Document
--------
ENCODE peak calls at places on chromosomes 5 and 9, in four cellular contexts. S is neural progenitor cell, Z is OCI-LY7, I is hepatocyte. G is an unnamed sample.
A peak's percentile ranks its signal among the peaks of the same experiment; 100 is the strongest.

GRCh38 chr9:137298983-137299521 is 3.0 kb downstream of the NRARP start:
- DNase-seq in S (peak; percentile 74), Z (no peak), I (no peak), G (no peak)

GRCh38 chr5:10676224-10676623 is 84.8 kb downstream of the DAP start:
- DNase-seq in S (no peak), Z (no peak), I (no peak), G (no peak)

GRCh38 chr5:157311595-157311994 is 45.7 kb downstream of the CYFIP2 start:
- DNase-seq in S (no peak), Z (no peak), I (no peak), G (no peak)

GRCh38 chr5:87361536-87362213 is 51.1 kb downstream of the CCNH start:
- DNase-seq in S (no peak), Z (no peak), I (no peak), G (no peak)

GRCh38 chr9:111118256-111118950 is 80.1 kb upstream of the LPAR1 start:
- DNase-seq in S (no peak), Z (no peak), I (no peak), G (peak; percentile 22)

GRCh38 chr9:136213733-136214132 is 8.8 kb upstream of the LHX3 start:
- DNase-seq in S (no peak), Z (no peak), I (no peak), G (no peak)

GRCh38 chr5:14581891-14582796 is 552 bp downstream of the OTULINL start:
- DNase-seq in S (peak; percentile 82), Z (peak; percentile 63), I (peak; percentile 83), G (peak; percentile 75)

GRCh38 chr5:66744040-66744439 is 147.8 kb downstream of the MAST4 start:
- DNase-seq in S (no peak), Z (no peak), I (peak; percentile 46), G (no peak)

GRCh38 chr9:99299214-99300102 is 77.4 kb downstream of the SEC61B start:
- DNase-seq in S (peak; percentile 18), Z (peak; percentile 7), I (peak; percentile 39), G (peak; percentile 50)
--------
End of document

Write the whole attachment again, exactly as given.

ENCODE peak calls at places on chromosomes 5 and 9, in four cellular contexts. S is neural progenitor cell, Z is OCI-LY7, I is hepatocyte. G is an unnamed sample.
A peak's percentile ranks its signal among the peaks of the same experiment; 100 is the strongest.

GRCh38 chr9:137298983-137299521 is 3.0 kb downstream of the NRARP start:
- DNase-seq in S (peak; percentile 74), Z (no peak), I (no peak), G (no peak)

GRCh38 chr5:10676224-10676623 is 84.8 kb downstream of the DAP start:
- DNase-seq in S (no peak), Z (no peak), I (no peak), G (no peak)

GRCh38 chr5:157311595-157311994 is 45.7 kb downstream of the CYFIP2 start:
- DNase-seq in S (no peak), Z (no peak), I (no peak), G (no peak)

GRCh38 chr5:87361536-87362213 is 51.1 kb downstream of the CCNH start:
- DNase-seq in S (no peak), Z (no peak), I (no peak), G (no peak)

GRCh38 chr9:111118256-111118950 is 80.1 kb upstream of the LPAR1 start:
- DNase-seq in S (no peak), Z (no peak), I (no peak), G (peak; percentile 22)

GRCh38 chr9:136213733-136214132 is 8.8 kb upstream of the LHX3 start:
- DNase-seq in S (no peak), Z (no peak), I (no peak), G (no peak)

GRCh38 chr5:14581891-14582796 is 552 bp downstream of the OTULINL start:
- DNase-seq in S (peak; percentile 82), Z (peak; percentile 63), I (peak; percentile 83), G (peak; percentile 75)

GRCh38 chr5:66744040-66744439 is 147.8 kb downstream of the MAST4 start:
- DNase-seq in S (no peak), Z (no peak), I (peak; percentile 46), G (no peak)

GRCh38 chr9:99299214-99300102 is 77.4 kb downstream of the SEC61B start:
- DNase-seq in S (peak; percentile 18), Z (peak; percentile 7), I (peak; percentile 39), G (peak; percentile 50)